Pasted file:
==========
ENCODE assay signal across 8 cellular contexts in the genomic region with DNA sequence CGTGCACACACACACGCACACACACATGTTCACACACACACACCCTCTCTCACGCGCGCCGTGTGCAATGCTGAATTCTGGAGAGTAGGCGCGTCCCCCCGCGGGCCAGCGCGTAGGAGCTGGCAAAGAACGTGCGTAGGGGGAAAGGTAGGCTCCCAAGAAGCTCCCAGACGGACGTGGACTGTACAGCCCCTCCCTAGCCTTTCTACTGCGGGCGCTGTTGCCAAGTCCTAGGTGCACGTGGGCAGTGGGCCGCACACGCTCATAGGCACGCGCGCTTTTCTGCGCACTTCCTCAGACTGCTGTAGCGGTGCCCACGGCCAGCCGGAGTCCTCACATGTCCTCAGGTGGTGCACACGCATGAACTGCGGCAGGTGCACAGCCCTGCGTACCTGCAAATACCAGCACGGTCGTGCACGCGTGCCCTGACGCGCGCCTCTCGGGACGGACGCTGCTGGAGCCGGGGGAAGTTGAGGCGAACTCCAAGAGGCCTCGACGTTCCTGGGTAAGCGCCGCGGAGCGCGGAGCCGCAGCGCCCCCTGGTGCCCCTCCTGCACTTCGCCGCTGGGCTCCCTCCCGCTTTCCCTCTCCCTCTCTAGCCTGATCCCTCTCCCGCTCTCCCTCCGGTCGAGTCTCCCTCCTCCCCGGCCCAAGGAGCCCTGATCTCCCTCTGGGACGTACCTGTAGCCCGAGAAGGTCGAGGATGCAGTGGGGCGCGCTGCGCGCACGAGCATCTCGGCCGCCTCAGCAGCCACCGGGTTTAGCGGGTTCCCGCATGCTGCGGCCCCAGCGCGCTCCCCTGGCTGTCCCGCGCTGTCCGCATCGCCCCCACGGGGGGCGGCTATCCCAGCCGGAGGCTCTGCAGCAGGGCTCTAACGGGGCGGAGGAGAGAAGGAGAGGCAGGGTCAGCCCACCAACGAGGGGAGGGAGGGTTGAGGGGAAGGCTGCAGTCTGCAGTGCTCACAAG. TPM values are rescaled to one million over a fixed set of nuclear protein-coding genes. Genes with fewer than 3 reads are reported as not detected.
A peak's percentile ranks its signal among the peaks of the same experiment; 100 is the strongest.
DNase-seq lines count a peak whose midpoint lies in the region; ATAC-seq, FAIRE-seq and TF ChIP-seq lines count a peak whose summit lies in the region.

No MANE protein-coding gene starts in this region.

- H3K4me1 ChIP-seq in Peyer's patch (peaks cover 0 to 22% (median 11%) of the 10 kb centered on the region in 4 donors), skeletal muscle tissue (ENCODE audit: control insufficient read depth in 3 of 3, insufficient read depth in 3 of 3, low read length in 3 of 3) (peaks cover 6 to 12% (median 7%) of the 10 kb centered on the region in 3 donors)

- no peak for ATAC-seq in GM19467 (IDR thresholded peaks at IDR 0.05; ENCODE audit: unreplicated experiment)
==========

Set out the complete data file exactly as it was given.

ENCODE assay signal across 8 cellular contexts in the genomic region with DNA sequence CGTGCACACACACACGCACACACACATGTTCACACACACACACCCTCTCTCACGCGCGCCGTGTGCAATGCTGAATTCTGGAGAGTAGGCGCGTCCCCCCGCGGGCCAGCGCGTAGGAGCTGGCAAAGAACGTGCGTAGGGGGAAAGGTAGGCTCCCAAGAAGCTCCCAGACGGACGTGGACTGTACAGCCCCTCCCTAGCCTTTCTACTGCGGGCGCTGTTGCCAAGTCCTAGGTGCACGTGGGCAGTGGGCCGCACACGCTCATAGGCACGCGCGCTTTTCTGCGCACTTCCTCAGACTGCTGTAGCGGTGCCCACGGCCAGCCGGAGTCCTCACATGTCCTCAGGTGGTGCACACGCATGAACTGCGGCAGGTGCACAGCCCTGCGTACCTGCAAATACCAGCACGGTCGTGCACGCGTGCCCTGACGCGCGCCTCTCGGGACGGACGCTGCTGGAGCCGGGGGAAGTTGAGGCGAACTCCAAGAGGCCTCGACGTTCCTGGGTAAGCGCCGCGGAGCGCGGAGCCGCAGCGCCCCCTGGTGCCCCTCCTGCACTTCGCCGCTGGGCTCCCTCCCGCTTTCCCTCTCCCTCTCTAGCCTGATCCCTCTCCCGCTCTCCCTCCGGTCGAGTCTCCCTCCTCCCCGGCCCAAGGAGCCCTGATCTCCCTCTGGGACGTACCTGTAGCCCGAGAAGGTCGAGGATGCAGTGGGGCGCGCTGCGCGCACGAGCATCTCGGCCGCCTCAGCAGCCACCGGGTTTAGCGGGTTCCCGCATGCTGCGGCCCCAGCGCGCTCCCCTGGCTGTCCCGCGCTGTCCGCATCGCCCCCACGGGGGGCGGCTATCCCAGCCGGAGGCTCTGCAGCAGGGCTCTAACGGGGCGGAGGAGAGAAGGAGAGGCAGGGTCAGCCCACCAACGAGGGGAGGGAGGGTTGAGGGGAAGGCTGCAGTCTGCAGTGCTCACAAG. TPM values are rescaled to one million over a fixed set of nuclear protein-coding genes. Genes with fewer than 3 reads are reported as not detected.
A peak's percentile ranks its signal among the peaks of the same experiment; 100 is the strongest.
DNase-seq lines count a peak whose midpoint lies in the region; ATAC-seq, FAIRE-seq and TF ChIP-seq lines count a peak whose summit lies in the region.

No MANE protein-coding gene starts in this region.

- H3K4me1 ChIP-seq in Peyer's patch (peaks cover 0 to 22% (median 11%) of the 10 kb centered on the region in 4 donors), skeletal muscle tissue (ENCODE audit: control insufficient read depth in 3 of 3, insufficient read depth in 3 of 3, low read length in 3 of 3) (peaks cover 6 to 12% (median 7%) of the 10 kb centered on the region in 3 donors)

- no peak for ATAC-seq in GM19467 (IDR thresholded peaks at IDR 0.05; ENCODE audit: unreplicated experiment)